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Procedural missteps can lead to acquittal

There are many reasons that someone who is accused of committing a crime could be acquitted. Sometimes it is based on testimony. Other times evidence presented at trial is what leads to someone being found not guilty. In still other situations procedural issues can lead to the same outcome.

A woman who lives in Ontario is well aware of this. She was recently acquitted of driving with excess alcohol in her system and impaired driving because of the way in which duty counsel spoke to her prior to her taking a breathalyzer test.

According to the Toronto judge who acquitted the woman, the breath samples that were acquired could not be admitted because of the woman was not provided her right to counsel before submitting to the test. Several things constituted this denial including:

  • The duty counsel’s angry and rude attitude when she spoke with him on the phone.
  • The failure of the arresting officers to remind the woman that she had a reasonable opportunity to speak to a lawyer.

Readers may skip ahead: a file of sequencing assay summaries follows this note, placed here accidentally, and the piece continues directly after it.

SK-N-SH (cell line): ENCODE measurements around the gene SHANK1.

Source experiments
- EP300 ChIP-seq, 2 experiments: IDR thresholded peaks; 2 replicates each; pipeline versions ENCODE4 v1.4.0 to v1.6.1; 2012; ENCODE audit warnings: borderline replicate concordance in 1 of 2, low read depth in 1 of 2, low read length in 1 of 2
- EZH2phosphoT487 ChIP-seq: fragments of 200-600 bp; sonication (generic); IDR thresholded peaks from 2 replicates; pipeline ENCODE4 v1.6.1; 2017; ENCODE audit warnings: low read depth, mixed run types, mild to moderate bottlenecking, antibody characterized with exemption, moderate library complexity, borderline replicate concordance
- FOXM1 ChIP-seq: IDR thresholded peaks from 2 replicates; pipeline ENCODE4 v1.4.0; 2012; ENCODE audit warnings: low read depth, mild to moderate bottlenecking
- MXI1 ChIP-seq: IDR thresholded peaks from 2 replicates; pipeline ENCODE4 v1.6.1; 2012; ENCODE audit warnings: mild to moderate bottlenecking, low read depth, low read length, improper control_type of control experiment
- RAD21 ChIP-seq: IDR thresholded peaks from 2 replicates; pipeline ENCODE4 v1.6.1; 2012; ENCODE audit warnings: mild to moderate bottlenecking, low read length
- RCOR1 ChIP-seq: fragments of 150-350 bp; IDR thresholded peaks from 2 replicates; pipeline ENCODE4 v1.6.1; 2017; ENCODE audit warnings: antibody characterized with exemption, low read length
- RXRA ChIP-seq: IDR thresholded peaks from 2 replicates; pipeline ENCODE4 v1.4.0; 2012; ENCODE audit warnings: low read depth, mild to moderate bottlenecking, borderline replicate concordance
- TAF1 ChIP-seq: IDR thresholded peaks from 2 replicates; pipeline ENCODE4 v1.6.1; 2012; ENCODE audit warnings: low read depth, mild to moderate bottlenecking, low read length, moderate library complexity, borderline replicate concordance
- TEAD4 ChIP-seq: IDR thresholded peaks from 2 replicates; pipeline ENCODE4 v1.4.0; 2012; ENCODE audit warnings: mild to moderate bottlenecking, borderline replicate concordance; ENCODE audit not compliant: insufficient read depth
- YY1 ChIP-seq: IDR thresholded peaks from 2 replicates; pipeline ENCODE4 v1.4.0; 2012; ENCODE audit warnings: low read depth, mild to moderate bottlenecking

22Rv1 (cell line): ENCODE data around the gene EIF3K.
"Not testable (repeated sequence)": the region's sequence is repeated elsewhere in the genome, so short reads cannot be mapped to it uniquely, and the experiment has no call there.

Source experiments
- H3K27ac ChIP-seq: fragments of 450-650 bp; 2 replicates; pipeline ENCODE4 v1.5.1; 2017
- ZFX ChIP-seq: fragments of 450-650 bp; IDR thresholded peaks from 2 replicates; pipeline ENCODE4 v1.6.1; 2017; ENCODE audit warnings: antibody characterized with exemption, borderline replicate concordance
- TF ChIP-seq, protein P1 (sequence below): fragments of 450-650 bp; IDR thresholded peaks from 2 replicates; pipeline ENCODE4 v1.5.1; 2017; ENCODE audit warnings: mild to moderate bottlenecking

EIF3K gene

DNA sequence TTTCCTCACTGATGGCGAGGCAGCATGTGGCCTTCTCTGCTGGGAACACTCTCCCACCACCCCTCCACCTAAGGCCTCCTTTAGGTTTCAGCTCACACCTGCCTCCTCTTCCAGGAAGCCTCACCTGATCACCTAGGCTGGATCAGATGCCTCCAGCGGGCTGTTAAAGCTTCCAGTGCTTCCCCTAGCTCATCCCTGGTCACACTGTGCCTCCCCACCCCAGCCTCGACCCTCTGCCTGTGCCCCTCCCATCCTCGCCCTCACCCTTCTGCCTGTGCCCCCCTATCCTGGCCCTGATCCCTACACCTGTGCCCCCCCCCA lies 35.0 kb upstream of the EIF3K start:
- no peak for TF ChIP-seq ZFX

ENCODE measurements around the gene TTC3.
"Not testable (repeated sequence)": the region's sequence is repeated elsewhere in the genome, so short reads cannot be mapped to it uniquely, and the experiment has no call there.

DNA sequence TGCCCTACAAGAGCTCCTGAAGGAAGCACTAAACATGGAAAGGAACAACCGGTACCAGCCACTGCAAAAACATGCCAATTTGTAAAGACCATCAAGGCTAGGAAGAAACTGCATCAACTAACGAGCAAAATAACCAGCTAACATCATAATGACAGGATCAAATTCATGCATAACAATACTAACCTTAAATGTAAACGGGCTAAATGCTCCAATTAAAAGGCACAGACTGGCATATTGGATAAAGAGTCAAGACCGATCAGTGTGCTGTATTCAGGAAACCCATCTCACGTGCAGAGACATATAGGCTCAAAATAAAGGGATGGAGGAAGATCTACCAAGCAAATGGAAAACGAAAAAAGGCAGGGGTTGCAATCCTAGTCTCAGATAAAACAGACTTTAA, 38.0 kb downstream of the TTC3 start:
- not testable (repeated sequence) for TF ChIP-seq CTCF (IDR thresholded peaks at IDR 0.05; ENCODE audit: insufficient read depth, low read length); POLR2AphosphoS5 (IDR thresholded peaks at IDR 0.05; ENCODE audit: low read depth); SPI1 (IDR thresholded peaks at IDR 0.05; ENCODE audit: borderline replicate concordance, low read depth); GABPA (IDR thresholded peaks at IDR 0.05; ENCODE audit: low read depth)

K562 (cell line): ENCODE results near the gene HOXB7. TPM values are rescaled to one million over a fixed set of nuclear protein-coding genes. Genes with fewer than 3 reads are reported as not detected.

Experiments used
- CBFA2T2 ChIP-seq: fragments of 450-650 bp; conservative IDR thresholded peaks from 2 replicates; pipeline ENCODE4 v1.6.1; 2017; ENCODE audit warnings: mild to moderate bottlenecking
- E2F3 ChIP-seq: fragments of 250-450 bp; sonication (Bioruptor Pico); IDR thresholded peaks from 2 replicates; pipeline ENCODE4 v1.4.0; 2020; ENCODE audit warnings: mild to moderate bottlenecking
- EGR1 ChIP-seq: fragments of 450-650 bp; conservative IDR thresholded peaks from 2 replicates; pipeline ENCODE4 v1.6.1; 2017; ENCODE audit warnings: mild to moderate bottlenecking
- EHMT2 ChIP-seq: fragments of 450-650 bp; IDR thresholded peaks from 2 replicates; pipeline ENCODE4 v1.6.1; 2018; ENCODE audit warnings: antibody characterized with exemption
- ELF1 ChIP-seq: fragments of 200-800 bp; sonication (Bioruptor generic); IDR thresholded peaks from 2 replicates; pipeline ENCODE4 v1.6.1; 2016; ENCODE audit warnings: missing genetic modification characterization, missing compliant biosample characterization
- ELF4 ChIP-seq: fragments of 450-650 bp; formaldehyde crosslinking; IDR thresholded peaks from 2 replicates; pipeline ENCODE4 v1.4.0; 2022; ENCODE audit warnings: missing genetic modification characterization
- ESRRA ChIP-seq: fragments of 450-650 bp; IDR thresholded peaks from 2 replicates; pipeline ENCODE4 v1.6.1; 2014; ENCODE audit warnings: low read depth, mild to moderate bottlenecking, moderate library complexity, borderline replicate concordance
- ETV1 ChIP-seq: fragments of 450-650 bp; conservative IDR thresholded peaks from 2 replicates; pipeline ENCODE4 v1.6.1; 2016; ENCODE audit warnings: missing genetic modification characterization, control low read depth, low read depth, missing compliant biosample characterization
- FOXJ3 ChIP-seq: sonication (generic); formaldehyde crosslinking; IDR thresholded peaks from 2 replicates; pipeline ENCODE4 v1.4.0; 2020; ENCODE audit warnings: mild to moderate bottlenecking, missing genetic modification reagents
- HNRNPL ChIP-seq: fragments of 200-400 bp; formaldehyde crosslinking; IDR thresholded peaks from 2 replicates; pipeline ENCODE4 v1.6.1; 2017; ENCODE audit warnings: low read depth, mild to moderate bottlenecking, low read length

• The failure to provide alternatives to the woman when she encountered issues with the duty counsel.

The duty counsel denies that he was rude and instead claims that the woman repeatedly interrupted him as he tried to assist her.

In order for the criminal system to work the way it is intended certain rules must be followed. As this case illustrates when those rules are not followed a person could find that he or she is acquitted and will not face consequences for the activity. Despite this particular woman’s experience in any situation where someone is accused of a crime, the best course of action is to contact a criminal defence lawyer.

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